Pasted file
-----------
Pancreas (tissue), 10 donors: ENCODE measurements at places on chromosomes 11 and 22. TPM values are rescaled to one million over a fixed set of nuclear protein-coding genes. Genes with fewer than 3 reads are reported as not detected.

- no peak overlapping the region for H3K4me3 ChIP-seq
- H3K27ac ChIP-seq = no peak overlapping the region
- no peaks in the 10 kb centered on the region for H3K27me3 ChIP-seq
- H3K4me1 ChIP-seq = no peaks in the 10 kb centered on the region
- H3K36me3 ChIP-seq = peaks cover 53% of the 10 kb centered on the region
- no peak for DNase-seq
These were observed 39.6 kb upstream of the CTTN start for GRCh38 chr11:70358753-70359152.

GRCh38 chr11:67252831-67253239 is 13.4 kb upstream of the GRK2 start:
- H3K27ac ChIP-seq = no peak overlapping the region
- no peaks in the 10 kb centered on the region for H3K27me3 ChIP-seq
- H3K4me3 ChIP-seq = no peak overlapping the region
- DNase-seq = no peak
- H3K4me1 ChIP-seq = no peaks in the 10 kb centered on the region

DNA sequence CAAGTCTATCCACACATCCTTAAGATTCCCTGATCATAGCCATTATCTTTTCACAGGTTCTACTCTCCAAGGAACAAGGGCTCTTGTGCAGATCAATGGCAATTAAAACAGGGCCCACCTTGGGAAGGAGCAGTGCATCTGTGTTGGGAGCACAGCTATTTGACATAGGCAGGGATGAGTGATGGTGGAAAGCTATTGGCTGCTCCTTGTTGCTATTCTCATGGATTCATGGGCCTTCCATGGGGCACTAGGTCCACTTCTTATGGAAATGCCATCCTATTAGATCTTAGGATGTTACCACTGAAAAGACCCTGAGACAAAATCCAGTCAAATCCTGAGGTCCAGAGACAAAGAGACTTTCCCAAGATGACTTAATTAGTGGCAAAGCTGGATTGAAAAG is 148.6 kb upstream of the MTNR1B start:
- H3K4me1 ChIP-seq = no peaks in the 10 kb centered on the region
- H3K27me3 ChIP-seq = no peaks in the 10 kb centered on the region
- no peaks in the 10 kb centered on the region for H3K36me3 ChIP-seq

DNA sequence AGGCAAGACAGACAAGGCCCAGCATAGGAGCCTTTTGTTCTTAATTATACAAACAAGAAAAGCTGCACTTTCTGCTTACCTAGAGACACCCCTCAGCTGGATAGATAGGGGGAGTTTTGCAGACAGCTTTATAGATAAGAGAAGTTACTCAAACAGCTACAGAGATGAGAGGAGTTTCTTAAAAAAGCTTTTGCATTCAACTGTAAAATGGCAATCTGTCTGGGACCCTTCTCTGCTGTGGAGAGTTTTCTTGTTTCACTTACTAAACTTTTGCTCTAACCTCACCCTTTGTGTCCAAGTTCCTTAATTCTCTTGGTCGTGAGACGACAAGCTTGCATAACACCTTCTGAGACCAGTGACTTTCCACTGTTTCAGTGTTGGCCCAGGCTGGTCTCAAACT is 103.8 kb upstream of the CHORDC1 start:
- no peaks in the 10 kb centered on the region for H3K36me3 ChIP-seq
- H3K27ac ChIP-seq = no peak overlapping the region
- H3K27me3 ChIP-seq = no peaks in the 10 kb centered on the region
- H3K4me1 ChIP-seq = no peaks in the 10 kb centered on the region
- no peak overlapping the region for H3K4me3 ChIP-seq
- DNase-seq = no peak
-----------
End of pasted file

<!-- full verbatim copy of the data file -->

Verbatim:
Pancreas (tissue), 10 donors: ENCODE measurements at places on chromosomes 11 and 22. TPM values are rescaled to one million over a fixed set of nuclear protein-coding genes. Genes with fewer than 3 reads are reported as not detected.

- no peak overlapping the region for H3K4me3 ChIP-seq
- H3K27ac ChIP-seq = no peak overlapping the region
- no peaks in the 10 kb centered on the region for H3K27me3 ChIP-seq
- H3K4me1 ChIP-seq = no peaks in the 10 kb centered on the region
- H3K36me3 ChIP-seq = peaks cover 53% of the 10 kb centered on the region
- no peak for DNase-seq
These were observed 39.6 kb upstream of the CTTN start for GRCh38 chr11:70358753-70359152.

GRCh38 chr11:67252831-67253239 is 13.4 kb upstream of the GRK2 start:
- H3K27ac ChIP-seq = no peak overlapping the region
- no peaks in the 10 kb centered on the region for H3K27me3 ChIP-seq
- H3K4me3 ChIP-seq = no peak overlapping the region
- DNase-seq = no peak
- H3K4me1 ChIP-seq = no peaks in the 10 kb centered on the region

DNA sequence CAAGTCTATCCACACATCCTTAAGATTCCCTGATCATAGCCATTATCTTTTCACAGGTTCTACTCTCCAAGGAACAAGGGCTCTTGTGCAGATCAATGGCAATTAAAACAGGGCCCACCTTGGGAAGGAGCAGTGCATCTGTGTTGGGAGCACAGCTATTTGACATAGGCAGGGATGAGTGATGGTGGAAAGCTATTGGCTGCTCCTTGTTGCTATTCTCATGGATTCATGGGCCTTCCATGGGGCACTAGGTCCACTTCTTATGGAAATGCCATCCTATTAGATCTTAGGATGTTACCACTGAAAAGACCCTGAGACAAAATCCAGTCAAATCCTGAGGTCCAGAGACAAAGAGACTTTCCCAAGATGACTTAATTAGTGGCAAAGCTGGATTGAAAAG is 148.6 kb upstream of the MTNR1B start:
- H3K4me1 ChIP-seq = no peaks in the 10 kb centered on the region
- H3K27me3 ChIP-seq = no peaks in the 10 kb centered on the region
- no peaks in the 10 kb centered on the region for H3K36me3 ChIP-seq

DNA sequence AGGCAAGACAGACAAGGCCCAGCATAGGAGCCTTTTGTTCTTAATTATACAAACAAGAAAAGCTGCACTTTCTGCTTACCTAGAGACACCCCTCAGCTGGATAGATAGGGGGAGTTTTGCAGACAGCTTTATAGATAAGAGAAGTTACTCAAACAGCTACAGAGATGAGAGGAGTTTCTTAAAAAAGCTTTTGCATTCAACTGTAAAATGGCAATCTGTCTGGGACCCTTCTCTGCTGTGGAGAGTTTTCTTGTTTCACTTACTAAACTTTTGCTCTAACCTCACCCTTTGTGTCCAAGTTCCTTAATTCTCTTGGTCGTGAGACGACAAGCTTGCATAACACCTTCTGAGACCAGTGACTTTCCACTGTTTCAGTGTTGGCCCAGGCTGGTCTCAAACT is 103.8 kb upstream of the CHORDC1 start:
- no peaks in the 10 kb centered on the region for H3K36me3 ChIP-seq
- H3K27ac ChIP-seq = no peak overlapping the region
- H3K27me3 ChIP-seq = no peaks in the 10 kb centered on the region
- H3K4me1 ChIP-seq = no peaks in the 10 kb centered on the region
- no peak overlapping the region for H3K4me3 ChIP-seq
- DNase-seq = no peak